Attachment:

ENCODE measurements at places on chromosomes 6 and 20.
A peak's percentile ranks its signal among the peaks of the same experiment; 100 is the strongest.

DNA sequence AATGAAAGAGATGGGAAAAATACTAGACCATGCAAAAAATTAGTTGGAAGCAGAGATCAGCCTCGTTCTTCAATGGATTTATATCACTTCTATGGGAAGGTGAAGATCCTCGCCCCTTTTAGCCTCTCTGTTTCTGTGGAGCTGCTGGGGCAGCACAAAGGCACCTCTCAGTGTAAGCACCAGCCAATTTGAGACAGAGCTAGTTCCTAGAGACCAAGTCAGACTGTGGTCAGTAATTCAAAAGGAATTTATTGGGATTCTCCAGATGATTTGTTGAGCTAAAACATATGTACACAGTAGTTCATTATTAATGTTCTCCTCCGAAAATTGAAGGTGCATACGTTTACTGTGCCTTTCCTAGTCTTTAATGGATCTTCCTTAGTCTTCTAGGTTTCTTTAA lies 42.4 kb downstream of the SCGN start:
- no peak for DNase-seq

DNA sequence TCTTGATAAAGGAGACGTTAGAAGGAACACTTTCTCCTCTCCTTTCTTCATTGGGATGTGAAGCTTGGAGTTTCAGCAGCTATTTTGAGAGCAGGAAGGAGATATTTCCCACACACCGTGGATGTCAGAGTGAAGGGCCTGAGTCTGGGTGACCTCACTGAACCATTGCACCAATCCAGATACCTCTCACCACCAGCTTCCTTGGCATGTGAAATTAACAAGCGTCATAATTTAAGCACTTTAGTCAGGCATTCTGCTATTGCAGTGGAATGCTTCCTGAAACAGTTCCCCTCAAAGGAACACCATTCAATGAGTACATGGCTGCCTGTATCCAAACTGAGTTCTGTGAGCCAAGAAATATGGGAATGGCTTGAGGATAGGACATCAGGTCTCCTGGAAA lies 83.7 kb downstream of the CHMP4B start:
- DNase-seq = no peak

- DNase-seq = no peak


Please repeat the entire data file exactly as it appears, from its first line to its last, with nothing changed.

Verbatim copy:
ENCODE measurements at places on chromosomes 6 and 20.
A peak's percentile ranks its signal among the peaks of the same experiment; 100 is the strongest.

DNA sequence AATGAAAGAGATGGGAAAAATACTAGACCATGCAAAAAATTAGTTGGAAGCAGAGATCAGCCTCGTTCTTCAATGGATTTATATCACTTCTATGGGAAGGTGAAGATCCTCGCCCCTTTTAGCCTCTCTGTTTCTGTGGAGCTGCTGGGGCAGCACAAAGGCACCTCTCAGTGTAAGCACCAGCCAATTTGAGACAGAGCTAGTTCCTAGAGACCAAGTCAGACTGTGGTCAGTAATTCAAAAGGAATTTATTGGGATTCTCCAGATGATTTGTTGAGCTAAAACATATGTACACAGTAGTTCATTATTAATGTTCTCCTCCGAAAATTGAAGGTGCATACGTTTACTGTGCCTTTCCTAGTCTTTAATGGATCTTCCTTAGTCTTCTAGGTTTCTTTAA lies 42.4 kb downstream of the SCGN start:
- no peak for DNase-seq

DNA sequence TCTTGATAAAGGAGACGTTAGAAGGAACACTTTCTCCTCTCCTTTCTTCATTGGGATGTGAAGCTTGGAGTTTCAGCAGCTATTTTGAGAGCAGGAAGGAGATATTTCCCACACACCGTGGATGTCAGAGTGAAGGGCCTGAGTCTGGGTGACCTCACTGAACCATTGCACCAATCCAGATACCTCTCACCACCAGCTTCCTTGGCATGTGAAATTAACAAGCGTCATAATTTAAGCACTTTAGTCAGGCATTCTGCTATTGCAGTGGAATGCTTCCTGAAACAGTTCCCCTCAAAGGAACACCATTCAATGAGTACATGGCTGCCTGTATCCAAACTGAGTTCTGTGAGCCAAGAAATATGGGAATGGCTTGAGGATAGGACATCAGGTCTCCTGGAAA lies 83.7 kb downstream of the CHMP4B start:
- DNase-seq = no peak

- DNase-seq = no peak